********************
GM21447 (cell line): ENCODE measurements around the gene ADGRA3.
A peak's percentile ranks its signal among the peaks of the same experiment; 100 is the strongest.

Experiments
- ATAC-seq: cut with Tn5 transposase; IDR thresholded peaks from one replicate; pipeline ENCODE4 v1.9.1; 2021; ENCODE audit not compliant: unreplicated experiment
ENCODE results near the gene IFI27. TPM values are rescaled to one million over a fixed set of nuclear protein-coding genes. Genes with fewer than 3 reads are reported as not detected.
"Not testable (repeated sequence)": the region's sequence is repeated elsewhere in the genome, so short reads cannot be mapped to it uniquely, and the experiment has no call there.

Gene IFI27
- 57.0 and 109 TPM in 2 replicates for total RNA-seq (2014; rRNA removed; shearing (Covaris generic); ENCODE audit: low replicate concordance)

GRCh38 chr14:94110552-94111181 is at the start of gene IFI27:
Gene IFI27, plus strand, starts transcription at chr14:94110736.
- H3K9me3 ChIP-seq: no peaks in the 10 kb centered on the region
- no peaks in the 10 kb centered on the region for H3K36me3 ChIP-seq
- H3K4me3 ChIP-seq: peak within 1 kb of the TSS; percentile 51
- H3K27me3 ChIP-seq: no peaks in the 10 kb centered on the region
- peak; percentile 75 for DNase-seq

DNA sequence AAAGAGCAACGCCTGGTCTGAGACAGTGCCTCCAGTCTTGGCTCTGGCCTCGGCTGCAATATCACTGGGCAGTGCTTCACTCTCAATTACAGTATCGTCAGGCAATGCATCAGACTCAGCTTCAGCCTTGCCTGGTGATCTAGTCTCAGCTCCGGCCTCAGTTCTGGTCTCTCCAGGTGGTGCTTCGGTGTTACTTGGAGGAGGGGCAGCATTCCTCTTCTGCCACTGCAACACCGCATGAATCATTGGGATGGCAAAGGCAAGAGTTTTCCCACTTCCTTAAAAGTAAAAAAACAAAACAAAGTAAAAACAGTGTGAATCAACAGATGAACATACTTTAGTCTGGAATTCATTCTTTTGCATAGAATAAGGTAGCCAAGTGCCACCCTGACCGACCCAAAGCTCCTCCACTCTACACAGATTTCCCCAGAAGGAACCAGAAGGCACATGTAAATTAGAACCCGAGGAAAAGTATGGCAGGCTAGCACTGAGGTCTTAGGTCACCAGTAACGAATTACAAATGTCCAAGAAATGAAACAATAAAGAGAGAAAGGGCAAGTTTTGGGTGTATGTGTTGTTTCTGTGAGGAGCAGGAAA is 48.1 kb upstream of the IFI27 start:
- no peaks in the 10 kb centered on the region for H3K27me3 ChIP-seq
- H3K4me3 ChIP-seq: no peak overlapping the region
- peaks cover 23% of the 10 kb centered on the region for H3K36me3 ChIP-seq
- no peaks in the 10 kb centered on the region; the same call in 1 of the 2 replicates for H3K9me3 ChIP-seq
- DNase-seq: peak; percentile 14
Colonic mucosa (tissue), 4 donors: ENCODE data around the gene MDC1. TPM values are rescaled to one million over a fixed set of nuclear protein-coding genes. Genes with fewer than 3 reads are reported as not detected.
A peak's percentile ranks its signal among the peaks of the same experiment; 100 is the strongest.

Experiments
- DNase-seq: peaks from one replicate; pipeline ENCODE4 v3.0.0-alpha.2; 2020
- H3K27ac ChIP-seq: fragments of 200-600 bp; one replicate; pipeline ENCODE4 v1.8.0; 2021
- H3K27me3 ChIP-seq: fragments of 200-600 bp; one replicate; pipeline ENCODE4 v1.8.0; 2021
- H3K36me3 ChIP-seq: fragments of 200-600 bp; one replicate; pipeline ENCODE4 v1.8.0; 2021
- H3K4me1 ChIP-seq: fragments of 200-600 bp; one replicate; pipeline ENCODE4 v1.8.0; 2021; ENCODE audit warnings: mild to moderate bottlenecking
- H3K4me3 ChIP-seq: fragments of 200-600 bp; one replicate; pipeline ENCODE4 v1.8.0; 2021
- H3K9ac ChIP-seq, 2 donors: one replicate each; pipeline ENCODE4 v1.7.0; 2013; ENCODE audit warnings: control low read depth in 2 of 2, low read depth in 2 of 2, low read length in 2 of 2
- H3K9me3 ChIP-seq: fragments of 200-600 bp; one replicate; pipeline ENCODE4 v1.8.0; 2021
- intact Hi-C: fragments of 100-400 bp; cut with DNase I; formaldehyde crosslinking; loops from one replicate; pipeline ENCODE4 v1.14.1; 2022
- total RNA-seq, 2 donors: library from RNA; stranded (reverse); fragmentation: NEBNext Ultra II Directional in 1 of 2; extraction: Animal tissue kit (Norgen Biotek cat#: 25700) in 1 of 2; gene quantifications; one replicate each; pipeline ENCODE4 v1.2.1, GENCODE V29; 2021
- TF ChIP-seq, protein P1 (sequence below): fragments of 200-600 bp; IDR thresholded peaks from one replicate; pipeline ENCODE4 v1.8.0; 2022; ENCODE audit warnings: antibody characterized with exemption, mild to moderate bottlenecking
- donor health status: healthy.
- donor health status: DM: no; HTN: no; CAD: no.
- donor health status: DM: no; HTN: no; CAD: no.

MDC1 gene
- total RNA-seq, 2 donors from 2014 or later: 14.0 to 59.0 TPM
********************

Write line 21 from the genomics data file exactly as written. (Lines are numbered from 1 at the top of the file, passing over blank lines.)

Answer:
- DNase-seq: peak; percentile 14